Lest you think from our Back to School post that we’re completely over summer, we thought we’d highlight a few books that will get you through the rest of the dog days. There are still several more weeks left until it cools down, and these great reads will help you hang on to the summer days:
I’M A SHARK by Bob Shea
Even sharks can be afraid… (watch the adorable video)
DUDE: FUN WITH DUDE AND BETTY by Lisa Pliscou, illustrated by Tom Dunne
Dick and Jane…surfer style!
JUNONIA by Kevin Henkes
10-year-old Alice Rice grows up during her family’s annual summer vacation in Florida.
JEREMY BENDER VS. THE CUPCAKE CADETS by Eric Luper
Check out this hilarious video of Eric Luper interviewing Eric Luper.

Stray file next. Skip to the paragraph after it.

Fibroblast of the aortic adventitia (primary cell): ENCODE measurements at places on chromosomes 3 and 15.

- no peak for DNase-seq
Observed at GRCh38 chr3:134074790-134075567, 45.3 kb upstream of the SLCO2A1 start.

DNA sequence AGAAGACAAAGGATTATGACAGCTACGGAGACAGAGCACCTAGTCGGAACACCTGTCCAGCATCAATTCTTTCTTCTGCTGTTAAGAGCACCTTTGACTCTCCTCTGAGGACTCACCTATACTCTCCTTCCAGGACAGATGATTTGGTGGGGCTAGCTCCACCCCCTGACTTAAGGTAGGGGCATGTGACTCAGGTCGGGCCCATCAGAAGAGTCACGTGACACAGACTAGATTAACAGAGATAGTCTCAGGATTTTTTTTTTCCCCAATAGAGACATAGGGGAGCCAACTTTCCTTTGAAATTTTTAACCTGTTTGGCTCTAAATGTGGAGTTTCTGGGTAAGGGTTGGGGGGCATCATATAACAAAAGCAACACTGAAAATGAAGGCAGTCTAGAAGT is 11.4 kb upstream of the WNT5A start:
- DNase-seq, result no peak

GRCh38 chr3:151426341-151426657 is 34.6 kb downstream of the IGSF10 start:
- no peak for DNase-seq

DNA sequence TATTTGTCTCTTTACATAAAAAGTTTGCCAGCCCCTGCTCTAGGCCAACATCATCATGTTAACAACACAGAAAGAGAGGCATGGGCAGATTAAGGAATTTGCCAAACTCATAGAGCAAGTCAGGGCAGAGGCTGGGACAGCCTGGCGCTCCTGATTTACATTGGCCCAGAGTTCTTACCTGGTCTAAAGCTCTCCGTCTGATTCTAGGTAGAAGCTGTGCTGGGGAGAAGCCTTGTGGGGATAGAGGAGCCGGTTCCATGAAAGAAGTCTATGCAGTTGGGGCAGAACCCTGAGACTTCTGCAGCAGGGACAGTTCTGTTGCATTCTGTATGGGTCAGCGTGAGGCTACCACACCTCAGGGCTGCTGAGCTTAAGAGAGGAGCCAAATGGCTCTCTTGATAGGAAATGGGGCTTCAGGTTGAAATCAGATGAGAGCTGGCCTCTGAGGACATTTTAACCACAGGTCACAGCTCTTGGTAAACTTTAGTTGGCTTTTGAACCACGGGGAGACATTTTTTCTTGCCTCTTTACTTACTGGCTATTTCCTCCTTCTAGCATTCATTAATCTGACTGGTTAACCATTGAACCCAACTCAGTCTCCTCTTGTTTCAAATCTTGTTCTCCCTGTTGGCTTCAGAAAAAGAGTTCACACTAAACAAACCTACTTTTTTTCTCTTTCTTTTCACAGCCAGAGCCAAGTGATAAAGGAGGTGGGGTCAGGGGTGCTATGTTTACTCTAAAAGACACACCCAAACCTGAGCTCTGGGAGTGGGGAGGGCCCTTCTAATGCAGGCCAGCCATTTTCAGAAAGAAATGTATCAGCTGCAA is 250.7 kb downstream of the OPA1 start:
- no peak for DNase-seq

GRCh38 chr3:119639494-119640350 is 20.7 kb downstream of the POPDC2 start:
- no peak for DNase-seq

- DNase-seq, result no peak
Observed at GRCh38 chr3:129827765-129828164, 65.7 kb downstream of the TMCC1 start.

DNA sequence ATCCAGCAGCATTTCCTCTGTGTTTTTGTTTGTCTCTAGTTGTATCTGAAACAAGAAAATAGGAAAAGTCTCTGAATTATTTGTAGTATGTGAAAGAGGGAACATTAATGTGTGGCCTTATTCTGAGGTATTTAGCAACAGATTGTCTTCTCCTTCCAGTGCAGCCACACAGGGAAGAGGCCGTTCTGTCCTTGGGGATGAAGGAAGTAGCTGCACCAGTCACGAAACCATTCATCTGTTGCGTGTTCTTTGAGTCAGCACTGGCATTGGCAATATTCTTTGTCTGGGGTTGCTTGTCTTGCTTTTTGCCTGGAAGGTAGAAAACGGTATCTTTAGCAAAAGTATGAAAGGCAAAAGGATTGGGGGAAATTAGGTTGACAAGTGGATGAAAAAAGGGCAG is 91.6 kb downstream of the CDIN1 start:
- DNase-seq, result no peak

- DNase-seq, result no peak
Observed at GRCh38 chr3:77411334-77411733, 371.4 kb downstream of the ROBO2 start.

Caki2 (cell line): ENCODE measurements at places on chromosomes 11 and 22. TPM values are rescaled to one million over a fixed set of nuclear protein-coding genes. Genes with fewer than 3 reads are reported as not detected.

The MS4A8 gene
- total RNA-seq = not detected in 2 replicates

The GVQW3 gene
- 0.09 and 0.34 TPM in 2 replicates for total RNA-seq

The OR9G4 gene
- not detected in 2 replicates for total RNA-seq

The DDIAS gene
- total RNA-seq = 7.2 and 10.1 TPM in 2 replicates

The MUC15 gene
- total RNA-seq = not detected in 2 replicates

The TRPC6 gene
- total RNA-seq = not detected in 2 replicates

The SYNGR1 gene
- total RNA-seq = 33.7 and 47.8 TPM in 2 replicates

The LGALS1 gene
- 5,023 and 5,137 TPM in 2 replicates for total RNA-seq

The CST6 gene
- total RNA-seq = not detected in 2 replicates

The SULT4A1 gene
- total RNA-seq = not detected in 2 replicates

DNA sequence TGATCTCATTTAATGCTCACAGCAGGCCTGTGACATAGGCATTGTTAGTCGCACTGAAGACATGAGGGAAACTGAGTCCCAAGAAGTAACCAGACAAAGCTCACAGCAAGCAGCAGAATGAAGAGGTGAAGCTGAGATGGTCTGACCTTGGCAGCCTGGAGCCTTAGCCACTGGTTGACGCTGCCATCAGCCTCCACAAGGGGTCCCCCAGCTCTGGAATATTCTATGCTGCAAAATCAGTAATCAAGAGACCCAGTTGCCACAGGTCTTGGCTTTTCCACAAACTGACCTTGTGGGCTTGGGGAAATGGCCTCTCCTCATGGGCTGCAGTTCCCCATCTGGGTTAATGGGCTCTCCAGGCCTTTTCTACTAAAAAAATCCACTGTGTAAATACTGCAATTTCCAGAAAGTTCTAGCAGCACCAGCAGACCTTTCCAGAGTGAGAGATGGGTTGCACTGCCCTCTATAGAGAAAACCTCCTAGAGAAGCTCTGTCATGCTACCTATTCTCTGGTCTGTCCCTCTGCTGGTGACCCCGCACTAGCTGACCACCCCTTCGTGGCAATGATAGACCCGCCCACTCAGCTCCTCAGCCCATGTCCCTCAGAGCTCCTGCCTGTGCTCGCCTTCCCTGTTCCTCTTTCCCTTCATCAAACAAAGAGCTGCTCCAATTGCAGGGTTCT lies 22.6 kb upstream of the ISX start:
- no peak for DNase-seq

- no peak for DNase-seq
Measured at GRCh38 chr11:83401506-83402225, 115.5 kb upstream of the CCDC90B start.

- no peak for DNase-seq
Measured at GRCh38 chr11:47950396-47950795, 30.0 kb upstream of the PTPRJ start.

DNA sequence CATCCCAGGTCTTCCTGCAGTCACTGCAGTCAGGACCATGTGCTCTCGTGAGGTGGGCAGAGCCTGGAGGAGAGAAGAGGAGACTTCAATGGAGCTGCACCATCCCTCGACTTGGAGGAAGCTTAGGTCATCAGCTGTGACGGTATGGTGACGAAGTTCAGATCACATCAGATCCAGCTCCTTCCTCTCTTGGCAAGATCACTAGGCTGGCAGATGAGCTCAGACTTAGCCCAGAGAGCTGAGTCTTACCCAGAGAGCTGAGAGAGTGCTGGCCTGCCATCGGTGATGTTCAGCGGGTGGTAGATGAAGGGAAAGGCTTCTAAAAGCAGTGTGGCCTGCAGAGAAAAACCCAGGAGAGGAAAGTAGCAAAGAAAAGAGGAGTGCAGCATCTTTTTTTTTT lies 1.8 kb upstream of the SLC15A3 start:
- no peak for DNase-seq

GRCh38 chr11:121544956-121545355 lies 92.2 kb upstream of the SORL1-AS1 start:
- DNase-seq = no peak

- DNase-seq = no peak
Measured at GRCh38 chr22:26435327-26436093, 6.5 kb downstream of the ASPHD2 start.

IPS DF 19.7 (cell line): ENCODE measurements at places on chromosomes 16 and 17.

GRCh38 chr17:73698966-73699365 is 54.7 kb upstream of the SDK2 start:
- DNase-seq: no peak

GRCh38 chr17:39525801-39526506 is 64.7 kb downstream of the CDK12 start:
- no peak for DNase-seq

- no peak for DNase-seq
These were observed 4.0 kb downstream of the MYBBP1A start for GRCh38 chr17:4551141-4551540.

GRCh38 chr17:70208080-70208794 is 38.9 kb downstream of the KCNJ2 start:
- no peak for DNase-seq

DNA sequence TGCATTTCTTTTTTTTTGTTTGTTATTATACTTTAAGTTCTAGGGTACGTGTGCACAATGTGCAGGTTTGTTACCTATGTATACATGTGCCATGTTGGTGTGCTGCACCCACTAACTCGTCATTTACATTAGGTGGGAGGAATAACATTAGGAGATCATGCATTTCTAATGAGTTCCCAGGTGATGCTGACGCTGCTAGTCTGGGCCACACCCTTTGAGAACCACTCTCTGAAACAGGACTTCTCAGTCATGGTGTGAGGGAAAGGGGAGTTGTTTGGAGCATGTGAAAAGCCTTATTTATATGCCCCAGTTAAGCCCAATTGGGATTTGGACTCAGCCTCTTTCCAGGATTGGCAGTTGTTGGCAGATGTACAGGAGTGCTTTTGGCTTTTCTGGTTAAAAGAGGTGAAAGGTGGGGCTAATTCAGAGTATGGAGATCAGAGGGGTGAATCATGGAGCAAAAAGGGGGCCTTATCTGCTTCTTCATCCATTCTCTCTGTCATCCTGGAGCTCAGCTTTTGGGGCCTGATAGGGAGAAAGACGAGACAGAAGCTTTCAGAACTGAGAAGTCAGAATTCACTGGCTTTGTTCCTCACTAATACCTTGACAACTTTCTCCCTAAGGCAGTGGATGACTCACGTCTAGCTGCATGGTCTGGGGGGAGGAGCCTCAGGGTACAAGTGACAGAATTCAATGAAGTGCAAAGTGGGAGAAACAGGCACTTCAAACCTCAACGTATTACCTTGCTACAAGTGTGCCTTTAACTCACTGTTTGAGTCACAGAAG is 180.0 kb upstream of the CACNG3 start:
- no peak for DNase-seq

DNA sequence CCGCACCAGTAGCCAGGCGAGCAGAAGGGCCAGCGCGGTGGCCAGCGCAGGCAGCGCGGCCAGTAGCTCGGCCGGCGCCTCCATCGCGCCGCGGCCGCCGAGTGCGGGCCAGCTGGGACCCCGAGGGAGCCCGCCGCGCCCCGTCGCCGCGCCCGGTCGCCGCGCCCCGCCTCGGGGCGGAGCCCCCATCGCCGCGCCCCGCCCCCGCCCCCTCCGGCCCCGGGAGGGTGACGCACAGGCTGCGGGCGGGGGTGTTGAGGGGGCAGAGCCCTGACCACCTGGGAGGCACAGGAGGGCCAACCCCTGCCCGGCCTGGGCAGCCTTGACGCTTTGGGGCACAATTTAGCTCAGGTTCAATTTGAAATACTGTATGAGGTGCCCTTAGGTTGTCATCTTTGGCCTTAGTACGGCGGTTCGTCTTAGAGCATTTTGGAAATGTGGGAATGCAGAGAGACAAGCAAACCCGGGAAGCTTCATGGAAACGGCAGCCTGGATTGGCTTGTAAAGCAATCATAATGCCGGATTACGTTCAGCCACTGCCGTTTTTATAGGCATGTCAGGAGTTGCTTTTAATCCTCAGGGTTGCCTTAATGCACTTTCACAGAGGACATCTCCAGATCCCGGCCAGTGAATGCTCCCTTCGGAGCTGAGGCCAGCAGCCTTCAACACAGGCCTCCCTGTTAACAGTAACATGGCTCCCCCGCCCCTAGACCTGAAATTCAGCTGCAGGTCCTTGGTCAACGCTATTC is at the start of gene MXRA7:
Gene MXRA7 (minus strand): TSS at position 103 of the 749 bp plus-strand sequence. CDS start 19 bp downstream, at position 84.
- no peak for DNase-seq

WITHERING TIGHTS by Louise Rennison
A summer performing arts camp? Boys, snogging, and bad acting guaranteed! Recommend to your fans of “Glee” or Georgia Nicholson.
FINS ARE FOREVER by Tera Lynn Childs
Mermaids are the next vampires…or werewolves…or angels…! This sequel to
This is a warning, folks. On June 30th at 7:00 PM a rugged band of children’s and YA authors will be gathering at the Barnes & Noble bookstore at Colonie Center in Colonie, NY.
That’s right, it’s time for the Summer Reading Kickoff Bookfair Spectacular . . . celebrating (wait for it) the Dolly Parton Imagination Library! Because when it comes to Dolly, the first two things anyone thinks of are reading and, erm, I forget the second thing.
So, hey, let’s put the focus on reading this summer. Bring your young readers to pick up their free Barnes & Noble Summer Reading Journal to earn a FREE BOOK and the chance to WIN A NOOK COLOR. Authors will be standing by — sitting, hopefully, on cushy chairs, under a tasteful arrangement of palm fronds — happy to autograph books. Any books.